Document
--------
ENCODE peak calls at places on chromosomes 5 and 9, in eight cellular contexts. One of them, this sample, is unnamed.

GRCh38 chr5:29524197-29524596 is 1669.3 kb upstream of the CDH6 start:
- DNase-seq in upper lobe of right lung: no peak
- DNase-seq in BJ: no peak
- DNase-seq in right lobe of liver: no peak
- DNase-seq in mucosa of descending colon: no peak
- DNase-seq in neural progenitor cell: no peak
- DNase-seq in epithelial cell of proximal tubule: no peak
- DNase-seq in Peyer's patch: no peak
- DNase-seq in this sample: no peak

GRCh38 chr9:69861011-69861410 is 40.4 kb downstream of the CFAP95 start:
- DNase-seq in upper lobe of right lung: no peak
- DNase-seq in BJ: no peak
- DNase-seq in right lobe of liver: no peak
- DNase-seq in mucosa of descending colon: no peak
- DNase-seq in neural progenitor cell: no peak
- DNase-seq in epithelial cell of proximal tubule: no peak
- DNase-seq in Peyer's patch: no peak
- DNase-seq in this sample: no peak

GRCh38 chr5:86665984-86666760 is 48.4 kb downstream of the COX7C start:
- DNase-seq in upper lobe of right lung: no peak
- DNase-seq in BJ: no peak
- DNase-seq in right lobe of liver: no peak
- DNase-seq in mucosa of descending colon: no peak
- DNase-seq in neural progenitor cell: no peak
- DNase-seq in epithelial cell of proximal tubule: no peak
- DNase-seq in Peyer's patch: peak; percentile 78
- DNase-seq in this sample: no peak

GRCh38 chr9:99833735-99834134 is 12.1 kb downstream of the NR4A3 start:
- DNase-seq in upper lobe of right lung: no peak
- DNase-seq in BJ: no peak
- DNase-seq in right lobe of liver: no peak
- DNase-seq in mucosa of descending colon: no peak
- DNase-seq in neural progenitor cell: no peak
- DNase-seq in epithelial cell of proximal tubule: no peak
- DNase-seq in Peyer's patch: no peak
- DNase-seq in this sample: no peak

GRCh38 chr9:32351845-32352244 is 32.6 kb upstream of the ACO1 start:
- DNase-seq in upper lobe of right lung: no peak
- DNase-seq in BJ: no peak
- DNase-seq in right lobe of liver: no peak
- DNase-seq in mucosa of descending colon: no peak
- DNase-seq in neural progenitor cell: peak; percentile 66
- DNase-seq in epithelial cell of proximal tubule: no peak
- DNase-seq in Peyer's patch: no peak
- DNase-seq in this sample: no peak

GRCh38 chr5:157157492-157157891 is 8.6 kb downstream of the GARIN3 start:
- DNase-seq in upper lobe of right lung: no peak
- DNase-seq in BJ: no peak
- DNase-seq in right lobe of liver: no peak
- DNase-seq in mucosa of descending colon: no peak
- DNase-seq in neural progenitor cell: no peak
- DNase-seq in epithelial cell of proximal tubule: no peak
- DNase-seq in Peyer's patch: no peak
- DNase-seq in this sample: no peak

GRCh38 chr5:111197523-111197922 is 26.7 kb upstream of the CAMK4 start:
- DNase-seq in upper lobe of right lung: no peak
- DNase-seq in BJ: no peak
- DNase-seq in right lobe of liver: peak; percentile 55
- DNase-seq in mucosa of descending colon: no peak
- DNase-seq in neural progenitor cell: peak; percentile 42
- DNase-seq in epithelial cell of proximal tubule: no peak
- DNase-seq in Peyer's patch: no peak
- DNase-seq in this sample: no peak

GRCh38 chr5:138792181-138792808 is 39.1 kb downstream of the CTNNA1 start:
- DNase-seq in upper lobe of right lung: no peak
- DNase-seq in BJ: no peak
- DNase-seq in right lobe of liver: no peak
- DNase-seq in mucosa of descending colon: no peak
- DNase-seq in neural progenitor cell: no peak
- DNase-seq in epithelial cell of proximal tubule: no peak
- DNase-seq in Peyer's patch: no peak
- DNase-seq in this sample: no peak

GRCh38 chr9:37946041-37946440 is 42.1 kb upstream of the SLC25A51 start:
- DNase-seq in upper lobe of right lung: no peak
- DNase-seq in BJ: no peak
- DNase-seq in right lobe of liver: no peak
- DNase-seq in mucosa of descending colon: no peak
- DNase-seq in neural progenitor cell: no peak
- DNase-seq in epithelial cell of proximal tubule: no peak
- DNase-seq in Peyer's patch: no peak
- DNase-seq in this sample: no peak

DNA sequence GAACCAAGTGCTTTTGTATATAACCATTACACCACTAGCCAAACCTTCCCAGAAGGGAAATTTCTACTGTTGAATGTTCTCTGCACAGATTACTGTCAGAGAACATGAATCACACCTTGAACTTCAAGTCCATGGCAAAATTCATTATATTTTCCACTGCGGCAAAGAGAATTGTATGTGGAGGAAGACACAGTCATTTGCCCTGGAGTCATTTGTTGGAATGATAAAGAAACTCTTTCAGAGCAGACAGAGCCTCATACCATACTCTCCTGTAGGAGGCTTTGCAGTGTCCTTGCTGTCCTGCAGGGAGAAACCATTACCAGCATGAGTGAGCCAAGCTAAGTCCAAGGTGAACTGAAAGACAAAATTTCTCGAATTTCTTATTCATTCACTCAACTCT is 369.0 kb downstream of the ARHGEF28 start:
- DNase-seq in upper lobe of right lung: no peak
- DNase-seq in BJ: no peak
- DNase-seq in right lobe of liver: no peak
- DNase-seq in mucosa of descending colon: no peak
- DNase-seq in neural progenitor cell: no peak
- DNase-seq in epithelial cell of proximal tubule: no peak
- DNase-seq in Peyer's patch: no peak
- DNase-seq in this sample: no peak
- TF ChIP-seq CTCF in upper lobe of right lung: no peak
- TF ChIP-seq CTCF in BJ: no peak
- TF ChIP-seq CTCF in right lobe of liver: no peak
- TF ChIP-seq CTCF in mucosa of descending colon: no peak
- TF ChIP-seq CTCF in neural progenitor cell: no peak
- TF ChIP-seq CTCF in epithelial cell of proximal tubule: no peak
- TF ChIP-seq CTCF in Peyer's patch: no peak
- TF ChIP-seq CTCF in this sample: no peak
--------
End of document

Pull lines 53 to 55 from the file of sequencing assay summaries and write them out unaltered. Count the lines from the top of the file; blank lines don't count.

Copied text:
- DNase-seq in epithelial cell of proximal tubule: no peak
- DNase-seq in Peyer's patch: no peak
- DNase-seq in this sample: no peak